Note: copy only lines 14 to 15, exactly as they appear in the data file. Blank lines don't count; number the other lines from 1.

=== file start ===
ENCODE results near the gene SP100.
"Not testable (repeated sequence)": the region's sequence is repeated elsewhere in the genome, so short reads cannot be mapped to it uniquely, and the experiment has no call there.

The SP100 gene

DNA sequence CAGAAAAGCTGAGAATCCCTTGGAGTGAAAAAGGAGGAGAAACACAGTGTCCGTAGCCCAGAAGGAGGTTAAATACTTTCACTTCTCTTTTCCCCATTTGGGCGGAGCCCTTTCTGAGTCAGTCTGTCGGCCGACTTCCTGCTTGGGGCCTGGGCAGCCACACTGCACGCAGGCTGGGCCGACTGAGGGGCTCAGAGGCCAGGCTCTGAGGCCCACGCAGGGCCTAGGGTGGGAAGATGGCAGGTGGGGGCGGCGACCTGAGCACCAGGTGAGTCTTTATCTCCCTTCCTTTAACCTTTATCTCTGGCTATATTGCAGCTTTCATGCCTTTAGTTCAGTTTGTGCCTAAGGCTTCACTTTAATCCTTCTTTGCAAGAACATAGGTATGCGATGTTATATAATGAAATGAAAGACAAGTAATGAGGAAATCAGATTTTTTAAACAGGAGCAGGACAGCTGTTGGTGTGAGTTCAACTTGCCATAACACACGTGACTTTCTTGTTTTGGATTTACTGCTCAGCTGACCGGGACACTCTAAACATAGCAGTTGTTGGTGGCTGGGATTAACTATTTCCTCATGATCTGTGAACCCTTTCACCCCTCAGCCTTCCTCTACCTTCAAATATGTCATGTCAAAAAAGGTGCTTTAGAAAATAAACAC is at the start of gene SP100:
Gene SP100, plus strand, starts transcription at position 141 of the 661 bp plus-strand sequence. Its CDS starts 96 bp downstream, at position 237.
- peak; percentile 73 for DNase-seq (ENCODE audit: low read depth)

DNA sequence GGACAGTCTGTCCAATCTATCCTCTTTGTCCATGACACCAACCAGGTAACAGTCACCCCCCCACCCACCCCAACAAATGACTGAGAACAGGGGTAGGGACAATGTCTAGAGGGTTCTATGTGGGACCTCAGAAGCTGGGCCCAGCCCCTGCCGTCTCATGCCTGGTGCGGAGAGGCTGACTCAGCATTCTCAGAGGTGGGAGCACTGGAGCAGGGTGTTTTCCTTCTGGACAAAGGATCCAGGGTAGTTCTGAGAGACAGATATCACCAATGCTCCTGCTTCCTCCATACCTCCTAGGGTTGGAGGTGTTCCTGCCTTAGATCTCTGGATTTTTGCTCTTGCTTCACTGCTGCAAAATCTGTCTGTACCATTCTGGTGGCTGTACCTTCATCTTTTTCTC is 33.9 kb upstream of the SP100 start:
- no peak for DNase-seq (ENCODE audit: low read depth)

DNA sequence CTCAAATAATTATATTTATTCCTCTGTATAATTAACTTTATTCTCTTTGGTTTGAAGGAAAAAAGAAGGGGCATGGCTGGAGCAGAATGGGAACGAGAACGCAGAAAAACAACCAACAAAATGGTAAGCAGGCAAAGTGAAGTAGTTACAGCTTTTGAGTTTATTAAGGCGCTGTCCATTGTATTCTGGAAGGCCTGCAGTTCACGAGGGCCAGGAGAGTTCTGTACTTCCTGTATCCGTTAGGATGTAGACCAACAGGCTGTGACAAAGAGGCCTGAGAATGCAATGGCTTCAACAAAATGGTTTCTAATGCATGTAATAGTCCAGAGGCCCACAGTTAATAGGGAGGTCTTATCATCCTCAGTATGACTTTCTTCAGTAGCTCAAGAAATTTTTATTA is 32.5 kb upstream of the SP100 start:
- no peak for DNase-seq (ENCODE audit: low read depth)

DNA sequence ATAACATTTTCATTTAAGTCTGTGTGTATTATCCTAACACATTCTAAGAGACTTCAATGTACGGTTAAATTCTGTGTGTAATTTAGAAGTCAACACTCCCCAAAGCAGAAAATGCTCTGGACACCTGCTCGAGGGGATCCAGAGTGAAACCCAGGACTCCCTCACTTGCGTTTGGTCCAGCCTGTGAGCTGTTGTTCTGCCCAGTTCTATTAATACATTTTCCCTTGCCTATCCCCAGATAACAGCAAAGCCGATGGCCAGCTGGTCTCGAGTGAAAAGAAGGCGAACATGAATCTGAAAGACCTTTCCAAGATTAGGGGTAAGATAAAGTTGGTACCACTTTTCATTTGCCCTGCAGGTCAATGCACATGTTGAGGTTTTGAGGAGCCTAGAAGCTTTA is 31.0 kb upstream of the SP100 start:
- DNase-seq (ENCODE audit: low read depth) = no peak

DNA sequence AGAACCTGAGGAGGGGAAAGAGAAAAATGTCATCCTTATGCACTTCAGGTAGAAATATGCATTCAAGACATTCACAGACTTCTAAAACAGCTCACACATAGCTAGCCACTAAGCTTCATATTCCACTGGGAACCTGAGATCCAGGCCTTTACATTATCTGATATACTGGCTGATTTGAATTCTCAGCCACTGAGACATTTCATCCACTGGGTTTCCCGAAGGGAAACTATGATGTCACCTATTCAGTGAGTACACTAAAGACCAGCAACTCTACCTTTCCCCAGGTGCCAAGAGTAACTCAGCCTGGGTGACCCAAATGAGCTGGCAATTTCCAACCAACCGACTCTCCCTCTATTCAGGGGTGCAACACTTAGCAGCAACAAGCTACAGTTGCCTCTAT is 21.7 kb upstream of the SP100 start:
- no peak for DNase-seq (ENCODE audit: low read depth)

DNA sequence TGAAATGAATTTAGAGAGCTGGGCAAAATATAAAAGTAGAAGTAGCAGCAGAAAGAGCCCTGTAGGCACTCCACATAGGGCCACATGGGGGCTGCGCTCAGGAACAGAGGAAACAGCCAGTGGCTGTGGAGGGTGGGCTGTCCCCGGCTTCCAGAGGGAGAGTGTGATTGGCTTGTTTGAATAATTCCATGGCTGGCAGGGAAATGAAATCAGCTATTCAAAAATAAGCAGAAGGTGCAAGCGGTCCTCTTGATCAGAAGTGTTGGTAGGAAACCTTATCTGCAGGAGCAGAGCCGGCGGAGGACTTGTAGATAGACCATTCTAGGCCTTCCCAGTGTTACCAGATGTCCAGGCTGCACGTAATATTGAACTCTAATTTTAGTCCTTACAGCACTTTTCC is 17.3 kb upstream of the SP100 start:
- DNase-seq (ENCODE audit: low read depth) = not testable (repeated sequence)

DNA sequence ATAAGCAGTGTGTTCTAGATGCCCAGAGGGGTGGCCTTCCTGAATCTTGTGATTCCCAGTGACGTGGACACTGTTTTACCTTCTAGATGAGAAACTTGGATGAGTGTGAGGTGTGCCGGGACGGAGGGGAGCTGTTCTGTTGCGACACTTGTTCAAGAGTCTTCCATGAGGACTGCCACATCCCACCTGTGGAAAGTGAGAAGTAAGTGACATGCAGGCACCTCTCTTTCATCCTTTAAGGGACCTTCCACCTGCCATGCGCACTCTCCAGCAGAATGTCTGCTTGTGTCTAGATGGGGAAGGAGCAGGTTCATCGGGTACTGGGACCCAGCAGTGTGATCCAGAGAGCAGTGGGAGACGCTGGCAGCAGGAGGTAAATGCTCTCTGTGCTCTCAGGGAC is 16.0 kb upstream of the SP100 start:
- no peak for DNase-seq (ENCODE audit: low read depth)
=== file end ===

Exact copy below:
- no peak for DNase-seq (ENCODE audit: low read depth)

DNA sequence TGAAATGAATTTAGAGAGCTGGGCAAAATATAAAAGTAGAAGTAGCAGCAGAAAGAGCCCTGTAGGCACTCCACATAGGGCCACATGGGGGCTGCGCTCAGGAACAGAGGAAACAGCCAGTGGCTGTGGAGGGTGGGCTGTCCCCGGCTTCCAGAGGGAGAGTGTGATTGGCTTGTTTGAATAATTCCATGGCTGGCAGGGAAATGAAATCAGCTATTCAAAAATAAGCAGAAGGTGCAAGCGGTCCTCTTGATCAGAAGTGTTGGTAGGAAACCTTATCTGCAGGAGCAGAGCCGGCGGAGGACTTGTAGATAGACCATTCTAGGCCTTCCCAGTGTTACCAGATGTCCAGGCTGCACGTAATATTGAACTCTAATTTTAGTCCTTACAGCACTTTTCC is 17.3 kb upstream of the SP100 start: